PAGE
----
Today’s track is brought to you by A Tale of Two Sisters, a K-Horror that stands as one of my favorites. I’ve seen the movie twice – once, alone, during that phase earlier mentioned, and once with another person and it was significantly less scary…

The soundtrack is actually, in this humble writer’s opinion, much more delightful than the movie itself, though I’ll never forget the initial emotions evoked by my first viewing. Truth is, my mind paints a slightly different picture whenever I hear this music, and the picture in my head is better than the picture on film. Be that as it may, check out the soundtrack, if not the movie, and see what ideas appear upon the paper before you.








Inspire: Birds (Part 2)

As was mentioned in Part 1, birds are such a varied an interesting form of life that they can inspire one’s writing – mythological or otherwise. I’m well aware that the subject of birds is hardly an original topic; after all, everyone knows that birds can be elegant, graceful, delicate and resilient, right?
Why else would a Brit call a pretty woman a bird, or we sometimes say that someone sings like a canary, or struts like a peacock or has the eyes of a hawk? This list goes on.
Today, though, we’re gonna cover fear. And yes, we’re still on the topic of birds.

Exhibit A) Barn Owls

I recall being very frightened of what I always called “owl eyes” when I was a young child. The image of a pair of eyes, staring at me from the dark, was apparently enough to keep me from venturing outdoors at night. These days, I’m happy to report that while seeing some eyes in the dark might be alarming, but that childhood fear has evolved into a less-than-rational discomfort with this creature, the barn owl.

Cute and scary in one lovely package.

It looks vaguely human enough for me to prescribe human emotion – or lack thereof – in its face, and as any student of fear knows, things that that resemble the familiar are creepy. Something about the cold, indifferent gaze of a barn owl, say, while you lay bleeding in the woods at night would make a fitting keystone of terror in my book. I’ll never forget that split-second scene from Milo & Otis.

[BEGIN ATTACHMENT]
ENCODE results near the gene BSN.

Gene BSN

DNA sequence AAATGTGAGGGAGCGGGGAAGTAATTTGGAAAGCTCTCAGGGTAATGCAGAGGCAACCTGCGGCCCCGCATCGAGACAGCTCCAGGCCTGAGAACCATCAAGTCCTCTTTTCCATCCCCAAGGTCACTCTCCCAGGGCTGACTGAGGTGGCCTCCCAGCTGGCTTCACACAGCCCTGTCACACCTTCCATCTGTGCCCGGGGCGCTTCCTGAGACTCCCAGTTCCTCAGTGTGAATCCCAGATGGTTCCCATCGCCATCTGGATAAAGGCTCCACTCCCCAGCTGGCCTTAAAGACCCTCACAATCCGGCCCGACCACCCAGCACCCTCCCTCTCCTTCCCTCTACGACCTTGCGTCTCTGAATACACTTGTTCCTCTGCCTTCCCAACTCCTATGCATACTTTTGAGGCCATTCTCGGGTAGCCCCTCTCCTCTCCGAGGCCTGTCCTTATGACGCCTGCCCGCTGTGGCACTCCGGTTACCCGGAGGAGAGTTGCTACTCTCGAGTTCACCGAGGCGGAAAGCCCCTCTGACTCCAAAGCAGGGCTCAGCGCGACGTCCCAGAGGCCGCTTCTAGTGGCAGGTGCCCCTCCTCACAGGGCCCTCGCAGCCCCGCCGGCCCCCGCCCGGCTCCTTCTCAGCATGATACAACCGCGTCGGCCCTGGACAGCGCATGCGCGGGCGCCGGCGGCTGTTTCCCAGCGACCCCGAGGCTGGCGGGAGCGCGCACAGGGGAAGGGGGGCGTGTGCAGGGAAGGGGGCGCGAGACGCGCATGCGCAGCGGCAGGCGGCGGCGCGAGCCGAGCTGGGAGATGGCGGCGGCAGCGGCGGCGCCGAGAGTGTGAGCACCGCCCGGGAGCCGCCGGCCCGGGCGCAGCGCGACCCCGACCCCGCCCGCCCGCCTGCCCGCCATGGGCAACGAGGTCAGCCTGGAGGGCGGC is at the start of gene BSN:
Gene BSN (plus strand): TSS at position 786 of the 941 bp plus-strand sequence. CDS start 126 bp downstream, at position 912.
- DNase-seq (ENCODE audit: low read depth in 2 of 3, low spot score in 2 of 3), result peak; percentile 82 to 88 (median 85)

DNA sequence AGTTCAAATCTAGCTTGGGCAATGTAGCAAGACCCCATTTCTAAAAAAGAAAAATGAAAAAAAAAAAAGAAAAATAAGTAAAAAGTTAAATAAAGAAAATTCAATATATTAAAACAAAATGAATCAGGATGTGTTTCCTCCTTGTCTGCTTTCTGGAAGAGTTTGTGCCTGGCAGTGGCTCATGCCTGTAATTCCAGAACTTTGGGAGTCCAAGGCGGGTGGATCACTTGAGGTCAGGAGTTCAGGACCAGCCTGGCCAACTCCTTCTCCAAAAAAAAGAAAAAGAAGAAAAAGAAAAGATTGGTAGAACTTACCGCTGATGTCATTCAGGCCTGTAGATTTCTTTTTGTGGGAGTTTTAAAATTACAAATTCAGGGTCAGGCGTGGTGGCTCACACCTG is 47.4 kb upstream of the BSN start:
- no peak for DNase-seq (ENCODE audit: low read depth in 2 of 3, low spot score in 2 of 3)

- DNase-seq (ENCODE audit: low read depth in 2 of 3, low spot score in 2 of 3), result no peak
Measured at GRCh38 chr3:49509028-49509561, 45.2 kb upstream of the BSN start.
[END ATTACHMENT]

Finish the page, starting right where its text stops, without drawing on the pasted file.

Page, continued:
I managed to harness this imagery in creating a notable character, a parasitic evil spirit from the Void, in my novel-in-progress. In designing and describing the character, I had hoped to emphasize the character’s familiarity – perhaps he may have once been human – while evoking the same sense of dread that I at times experienced looking at a barn owl.

Exhibit B) Prehistoric Terror Birds

Now, as a fantasy writer I often find myself straddling the line between being “imaginative” and “superstitious,” not that they are mutually exclusive. I don’t believe in reincarnation, but I’ve pondered it for years and think it’s a great idea. Now, if ever I had a previous life, I have a strong notion it was as a prehistoric person that was killed by a terror bird.

I mean, come the hell on.

I mean, come the hell on.

The fact the these things actually existed only serves to amplify the primal fear I get when imaging them. Heck, I got a kick out of that forgettable movie 10,000 BC, but the terror bird scene? The sounds made by the beasts in question genuinely made me nervous.

Okay fine, there’s a good reason to be afraid of any creature that would consider you a meal. Surely, Jesse, there’s something unique about these animals that makes you remember the time you were doing a childhood sleepover at a friend’s house – then after watching the scene in Encino Man where Link finds himself in a museum, seeing the bones of prehistoric creatures from his old time – and the sound designer for that movie played various animal calls during the close-ups of the displays, including the skeleton of a terror bird – and the the sound scared you so much you had to go back home that night?

No sir. No good reason at all.

Perhaps it was that event that shaped my thoughts regarding terror birds. The writer-side of me wants to imagine that I possess some sort of genetic memory of these things, but probably not. The analytical side of me, on the other hand, simply recognizes that I’m probably just unnerved by titanic parakeets.